• Although ABC canceled the series at the end of season three, Batman almost made it to a fourth year. In the summer of 1968 NBC expressed interest in picking up the series. Sadly, that bit of news came two week after the producers demolished the massive (and expensive) Batcave sets, and the network didn’t feel like picking up the costs of rebuilding them.
  • Four years after the TV series ended, Burt Ward and Yvonne Craig donned their tights once again for a Department of Labor TV PSA in which Batgirl shows up to save a captive Batman and Robin–but first lets them know that, under the Equal Pay Act, she’s entitled to the same compensation as the Boy Wonder! Adam West, unfortunately, wasn’t available to play Batman; the actor behind the cowl here was none other than Get Smart’s Hymie the Robot, Dick Gautier.tv_show_of_legends_of_the_superheroes__1979__by_trivto-d53wla5
  • While they would pretty much remain typecast as Batman and Robin throughout their careers, West and Ward did reprise their roles, first in animated form in 1977’s The New Adventures of Batman, and later in a pair of live-action 1979 specials, Legends of the Superheroes, that were even campier and more juvenile than the ’60s series. Joining the Dynamic Duo were such four-color comrades as Black Canary, Captain Marvel, The Flash, Green Lantern, Hawkman, and The Huntress, making these shows the biggest live-action gatherings of DC heroes to date.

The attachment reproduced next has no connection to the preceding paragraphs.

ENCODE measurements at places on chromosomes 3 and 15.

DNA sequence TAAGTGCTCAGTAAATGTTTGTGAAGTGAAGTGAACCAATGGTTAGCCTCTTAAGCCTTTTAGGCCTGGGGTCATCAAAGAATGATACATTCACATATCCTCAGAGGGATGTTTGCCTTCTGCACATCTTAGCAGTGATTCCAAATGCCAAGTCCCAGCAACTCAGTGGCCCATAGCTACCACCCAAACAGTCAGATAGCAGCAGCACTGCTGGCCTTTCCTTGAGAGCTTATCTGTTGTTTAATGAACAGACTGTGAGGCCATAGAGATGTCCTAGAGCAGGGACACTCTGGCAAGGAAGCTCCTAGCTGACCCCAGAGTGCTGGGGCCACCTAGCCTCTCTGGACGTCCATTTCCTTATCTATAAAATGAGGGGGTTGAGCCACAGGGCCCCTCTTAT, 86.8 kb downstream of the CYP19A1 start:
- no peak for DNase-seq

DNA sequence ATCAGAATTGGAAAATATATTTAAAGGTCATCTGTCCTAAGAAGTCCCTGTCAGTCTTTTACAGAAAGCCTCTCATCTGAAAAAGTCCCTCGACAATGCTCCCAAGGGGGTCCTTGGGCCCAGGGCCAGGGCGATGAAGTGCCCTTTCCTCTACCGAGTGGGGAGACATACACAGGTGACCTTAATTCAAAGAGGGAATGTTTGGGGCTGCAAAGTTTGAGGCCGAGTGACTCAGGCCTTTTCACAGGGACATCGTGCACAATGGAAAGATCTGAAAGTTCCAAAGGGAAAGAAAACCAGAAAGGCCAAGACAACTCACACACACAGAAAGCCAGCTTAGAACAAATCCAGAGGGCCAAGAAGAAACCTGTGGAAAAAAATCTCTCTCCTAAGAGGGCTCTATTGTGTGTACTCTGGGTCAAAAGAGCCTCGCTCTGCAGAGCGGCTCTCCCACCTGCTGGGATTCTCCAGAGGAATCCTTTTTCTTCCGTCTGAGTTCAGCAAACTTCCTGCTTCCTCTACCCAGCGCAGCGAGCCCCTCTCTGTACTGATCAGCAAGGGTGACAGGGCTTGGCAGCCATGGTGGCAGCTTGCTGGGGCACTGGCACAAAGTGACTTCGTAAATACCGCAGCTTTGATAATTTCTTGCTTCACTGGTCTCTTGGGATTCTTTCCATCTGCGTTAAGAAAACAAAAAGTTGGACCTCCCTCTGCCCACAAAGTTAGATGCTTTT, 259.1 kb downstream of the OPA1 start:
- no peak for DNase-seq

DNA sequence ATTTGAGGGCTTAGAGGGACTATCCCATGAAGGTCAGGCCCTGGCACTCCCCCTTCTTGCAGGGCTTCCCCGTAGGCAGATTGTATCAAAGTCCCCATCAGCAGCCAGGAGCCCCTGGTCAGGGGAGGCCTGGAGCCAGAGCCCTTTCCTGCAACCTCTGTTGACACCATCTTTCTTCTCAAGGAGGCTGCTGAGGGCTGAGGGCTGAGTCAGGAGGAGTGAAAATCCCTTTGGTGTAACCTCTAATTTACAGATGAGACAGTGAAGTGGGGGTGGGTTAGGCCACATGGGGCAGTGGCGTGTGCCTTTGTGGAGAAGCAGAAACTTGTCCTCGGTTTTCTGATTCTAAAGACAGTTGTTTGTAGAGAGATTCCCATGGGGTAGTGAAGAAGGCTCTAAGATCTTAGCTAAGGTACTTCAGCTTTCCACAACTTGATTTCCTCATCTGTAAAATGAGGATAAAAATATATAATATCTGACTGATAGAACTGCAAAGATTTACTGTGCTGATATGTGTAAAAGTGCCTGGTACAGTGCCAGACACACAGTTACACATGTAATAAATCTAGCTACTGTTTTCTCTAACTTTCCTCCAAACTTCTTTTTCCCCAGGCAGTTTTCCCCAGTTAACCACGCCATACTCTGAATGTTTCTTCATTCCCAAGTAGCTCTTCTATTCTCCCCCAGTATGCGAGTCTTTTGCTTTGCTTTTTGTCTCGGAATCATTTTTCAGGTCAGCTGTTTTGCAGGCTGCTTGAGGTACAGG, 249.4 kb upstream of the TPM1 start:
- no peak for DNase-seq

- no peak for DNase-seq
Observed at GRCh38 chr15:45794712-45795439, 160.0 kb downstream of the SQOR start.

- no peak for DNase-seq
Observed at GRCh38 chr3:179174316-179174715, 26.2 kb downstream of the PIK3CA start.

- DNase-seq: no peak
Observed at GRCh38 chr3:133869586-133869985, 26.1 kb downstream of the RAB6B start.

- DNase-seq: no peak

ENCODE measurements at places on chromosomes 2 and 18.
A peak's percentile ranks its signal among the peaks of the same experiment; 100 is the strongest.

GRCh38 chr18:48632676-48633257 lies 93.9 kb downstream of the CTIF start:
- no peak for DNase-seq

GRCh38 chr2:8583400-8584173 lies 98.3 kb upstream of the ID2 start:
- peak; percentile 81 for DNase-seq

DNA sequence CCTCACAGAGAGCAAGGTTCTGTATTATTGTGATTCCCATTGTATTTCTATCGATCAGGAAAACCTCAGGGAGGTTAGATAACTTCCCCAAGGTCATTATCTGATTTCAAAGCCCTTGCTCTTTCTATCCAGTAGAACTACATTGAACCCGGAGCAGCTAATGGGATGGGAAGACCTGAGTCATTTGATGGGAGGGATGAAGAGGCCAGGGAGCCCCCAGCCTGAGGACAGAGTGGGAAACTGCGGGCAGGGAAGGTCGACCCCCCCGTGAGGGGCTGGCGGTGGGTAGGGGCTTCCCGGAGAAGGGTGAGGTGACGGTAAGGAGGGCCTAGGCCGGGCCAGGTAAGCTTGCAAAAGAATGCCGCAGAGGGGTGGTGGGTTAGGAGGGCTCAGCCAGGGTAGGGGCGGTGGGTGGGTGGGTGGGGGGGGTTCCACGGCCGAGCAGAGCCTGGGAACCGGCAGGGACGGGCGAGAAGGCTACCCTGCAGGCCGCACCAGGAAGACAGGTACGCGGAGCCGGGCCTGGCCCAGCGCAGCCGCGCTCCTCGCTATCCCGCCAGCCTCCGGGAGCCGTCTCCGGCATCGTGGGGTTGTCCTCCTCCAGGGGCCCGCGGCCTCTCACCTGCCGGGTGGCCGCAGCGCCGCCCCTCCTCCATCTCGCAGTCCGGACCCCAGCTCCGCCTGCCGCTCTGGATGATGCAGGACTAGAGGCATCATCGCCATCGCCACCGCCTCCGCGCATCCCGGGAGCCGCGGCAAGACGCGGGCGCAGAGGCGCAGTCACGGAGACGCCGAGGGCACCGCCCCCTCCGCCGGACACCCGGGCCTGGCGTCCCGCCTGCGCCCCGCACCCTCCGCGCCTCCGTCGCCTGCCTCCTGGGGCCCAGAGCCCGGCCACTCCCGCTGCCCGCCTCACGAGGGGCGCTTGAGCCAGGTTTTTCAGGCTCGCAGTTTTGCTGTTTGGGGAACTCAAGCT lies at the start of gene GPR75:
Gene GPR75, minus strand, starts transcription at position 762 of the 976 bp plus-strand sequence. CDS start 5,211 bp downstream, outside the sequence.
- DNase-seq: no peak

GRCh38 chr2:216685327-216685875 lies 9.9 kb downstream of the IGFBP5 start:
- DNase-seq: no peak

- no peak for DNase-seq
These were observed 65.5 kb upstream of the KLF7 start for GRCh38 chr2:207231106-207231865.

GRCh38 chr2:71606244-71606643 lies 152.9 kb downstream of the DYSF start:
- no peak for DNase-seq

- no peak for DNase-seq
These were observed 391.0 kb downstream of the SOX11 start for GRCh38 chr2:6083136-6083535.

For all its parodic style and light-hearted attitude, the Batman TV series did help to keep comic books popular from the mid-’60s well into the next decade, when the moody, somber Batman came back into vogue, and introduced a new generation of fans to the Darknight Detetective. To this day, even in an age of serious and more adult-oriented “graphic novel” fare, you still see media reports starting off with a cacophony of “Bam! Biff! Pow!” onomatopoeia (much like this very article), with allusions to assorted Bat-paraphernalia and “Holy!” puns. Yes, it was a goofier era. But, as recent superhero hits like Guardians of the Galaxy and Ant-Man showed, a little levity doesn’t necessarily hurt the drama. Adam and Burt, you were my first Batman and Robin, and for your earnest dedication to your duty, I thank you.

Do you have a favorite villain from the Batman TV series? If so, vote in MovieFanFare’s poll.

For a more detailed look at the 1966 Batman feature film and its quartet of bad guys, click here.